We’re hearing a lot these days about toxic masculinity and male entitlement and even male fragility. We hear almost nothing, however, about the many ways in which males—from fetal status onward—are, in general, neurobiologically more vulnerable than females. Yes, when I use the term male fragility, I am referring to brains, not egos. Yet, sometimes the two are inextricably connected.
In all age groups, for example, males die earlier than females. What are the many factors that contribute to that? I will detail examples below.
These fetal and birth disparities have nothing to do with culture. They have to do with physiology. Most likely, brain-based. As these boys mature and encounter other disparities, how much is physiological and how much is cultural? Clearly, the two are intertwined. How much does the physiological determine the culture? A lot, I would guess.
Beginning with Biology
Let’s assume we want a healthier, happier future for everyone. How would we begin? Perhaps where life itself begins: biology.
I dipped into this subject in the last post: Newsflash: Male, Female Brains Differ, in 100s of Ways.
Simultaneously, I’d like to encourage reassessing cultural tropes that cloud our perceptions and a healthier path forward. For example:
- “The Feminists dominating our nation’s schools are obsessed with emasculating our boys, simply for not being girls!”
- “Big Pharma has co-opted the medical establishment into chemically imprisoning young males with highly addictive pills.”(That is, for ADHD+)
- “The Establishment metes out harsh punishments to mavericks who dare say, ‘Hey, let’s be careful before cramming mind-altering drugs down innocent boys’ throats.'”
The Mixed Bag of “Male Entitlement”
Those narratives are dangerous—and typically self-serving. That is, they often contain some kind of a sales pitch. (Beyond the obvious clickbait potential for the site posting them, I mean.)
For example, The Esquire piece showcased an ersatz guru who sells his lucrative “nurturing boys” program to schools. The gist is, “Only praise these boys who have alleged ADHD and never criticize or correct them.” Sounds like a recipe for narcissism to me. (One “name” in ADHD world says the same.) Oh, by the way, that guru says that he “would have been diagnosed with ADHD as a boy”.
Other narratives proliferate, too. Some assert the “scientific fact” that sex is a social construct: The brains of females and males differ hardly at all. (Not true.) Others insist that “Male Entitlement” alone is creating all the problems.
Sure, males do still control much in the world. American men with advanced degrees still out-earn women with the same degrees.
But “male entitlement” seems a mixed-bag at best: Males of all ages have higher death rates (from suicide, homicide, accident, and poor health) and greater rates of incarceration, addictions, unemployment, physical fights and domestic violence (as perpetrator), obesity, and of owning a weapon.
By the way, men represent 86 percent of firearm suicide victims, and men are over six times more likely than women to die by firearm suicide.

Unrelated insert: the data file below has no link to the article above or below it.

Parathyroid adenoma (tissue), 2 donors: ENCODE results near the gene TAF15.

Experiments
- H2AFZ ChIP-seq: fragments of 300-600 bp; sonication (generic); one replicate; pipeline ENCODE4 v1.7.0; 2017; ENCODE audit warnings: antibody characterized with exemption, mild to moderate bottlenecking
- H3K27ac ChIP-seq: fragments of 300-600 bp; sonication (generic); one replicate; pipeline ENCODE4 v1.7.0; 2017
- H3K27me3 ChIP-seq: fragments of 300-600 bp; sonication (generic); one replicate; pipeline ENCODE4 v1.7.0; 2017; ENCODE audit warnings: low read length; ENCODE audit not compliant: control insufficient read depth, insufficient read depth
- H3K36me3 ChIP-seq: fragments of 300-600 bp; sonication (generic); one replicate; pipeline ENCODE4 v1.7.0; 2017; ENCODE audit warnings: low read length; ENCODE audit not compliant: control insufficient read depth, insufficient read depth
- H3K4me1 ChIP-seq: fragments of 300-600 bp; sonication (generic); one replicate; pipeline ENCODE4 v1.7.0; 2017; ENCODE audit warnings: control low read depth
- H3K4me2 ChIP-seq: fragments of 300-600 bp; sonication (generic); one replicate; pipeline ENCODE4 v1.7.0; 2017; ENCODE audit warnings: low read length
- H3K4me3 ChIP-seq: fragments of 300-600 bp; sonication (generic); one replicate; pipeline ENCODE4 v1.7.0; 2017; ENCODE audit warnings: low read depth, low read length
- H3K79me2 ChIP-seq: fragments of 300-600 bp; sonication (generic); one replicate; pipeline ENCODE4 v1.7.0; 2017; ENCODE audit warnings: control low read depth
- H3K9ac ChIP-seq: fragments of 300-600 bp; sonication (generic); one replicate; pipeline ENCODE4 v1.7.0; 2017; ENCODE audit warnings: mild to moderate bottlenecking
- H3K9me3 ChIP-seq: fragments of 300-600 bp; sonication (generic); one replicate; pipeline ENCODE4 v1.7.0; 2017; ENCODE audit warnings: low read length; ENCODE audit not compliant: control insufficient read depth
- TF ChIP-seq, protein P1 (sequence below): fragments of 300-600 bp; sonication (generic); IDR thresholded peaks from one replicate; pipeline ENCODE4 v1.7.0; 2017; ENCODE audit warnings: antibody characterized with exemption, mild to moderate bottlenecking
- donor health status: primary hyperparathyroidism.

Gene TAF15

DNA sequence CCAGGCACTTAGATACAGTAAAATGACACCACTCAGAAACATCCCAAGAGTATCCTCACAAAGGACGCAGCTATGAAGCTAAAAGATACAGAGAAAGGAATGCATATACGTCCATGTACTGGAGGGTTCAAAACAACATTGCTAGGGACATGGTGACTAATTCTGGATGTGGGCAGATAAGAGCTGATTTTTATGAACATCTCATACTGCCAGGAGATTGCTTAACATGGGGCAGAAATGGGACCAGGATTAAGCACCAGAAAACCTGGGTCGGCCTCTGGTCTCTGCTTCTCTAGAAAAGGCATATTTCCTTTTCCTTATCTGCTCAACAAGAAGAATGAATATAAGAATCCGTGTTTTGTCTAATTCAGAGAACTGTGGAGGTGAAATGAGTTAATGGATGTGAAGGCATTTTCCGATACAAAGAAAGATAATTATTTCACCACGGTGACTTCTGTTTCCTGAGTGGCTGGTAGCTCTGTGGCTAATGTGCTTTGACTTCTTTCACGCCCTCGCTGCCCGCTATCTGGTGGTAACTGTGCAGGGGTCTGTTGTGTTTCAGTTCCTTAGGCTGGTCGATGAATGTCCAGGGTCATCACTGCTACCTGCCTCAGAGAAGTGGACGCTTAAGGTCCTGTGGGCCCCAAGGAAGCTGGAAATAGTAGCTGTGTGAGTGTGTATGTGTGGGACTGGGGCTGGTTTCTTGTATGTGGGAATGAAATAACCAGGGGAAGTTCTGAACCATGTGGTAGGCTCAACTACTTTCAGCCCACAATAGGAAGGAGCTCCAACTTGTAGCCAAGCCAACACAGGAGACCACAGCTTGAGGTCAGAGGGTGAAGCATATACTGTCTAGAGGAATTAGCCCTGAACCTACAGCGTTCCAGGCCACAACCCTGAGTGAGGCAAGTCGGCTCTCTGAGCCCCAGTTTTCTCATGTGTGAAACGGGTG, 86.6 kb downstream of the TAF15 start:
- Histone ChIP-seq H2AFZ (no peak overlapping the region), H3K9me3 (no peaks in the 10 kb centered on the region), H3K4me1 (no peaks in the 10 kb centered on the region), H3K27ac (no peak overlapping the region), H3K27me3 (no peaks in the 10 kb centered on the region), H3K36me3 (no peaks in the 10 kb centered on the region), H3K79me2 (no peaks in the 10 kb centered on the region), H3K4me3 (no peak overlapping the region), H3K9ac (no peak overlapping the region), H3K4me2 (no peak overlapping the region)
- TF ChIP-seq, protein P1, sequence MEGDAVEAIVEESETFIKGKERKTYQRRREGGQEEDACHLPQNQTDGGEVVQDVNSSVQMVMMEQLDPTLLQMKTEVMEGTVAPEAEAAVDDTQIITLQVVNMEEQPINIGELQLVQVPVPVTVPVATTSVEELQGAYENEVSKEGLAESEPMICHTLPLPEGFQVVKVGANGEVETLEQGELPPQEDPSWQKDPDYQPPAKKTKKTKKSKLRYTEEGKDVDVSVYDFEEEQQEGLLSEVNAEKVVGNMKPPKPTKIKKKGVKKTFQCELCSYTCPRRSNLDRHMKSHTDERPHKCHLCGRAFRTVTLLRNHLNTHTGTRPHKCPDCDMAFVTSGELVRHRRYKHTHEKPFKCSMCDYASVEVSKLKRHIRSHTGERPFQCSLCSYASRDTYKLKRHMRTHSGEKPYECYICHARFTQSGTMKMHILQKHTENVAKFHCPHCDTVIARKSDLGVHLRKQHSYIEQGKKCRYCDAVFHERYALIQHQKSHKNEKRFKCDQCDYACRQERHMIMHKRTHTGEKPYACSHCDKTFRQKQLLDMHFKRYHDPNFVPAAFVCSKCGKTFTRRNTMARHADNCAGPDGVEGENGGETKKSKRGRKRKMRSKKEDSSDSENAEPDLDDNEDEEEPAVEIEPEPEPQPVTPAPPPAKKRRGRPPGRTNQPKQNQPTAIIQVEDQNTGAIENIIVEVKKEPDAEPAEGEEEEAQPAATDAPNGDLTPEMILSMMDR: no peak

If we want to reverse diminished life outcomes for males—including those with ADHD and other developmental disabilities—perhaps we should get serious about the science and the statistics.
Consider Motor Coordination Skills
This video ran across my Facebook feed today. Without knowing how these Russian children were selected for these marching lessons, we can’t accurately account for the disparity between the boys and girls when it comes to coordination and rhythmic sense. But we do clearly see differences in motor coordination skills.
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Staggering Statistics: Boys Vs. Girls
The truth is, disparities between girls and boys start much earlier. In the womb, in fact. And these differences are physical.
I listed a few statistics in my previous post: Newsflash: Male, Female Brains Differ, in 100s of Ways. For example, consider the birth statistics that point to greater male mortality. For every 100 girl babies that…
- … are born alive, 105 boy babies are born alive.
- …are born dead, 106 boy babies are born dead.
- … die in the first 28 days of life, 117 boy babies die in the first 28 days of life.
- …die after the first 28 days of life but before they reach their first birthday, 124 boy babies die.
Male Fragility — from Birth
This chart clearly shows the advantage female babies have when it comes to life itself:
For Every 100 Girls With Disabilities—Age 3-5
Consider another category, gender differences among children aged 3-5 with disabilities:
- …Less than 3 years old with a developmental delay, 165 boys have a developmental delay. http://www.census.gov/prod/2006pubs/p70-107.pdf
- …Less than 3 years old with difficulty moving arms or legs, 96 boys have difficulty moving arms or legs. http://www.census.gov/prod/2006pubs/p70-107.pdf
- … 3 to 5 years old with a developmental delay, 154 boys are developmentally delayed. http://www.census.gov/prod/2006pubs/p70-107.pdf
- …3 to 5 years old with difficulty walking, running or playing, 230 boys the same age have difficulty walking, running or playing. http://www.census.gov/prod/2006pubs/p70-107.pdf
- … 3 to 5 years with no disability, 103 boys have no disability. http://www.census.gov/prod/2006pubs/p70-107.pdf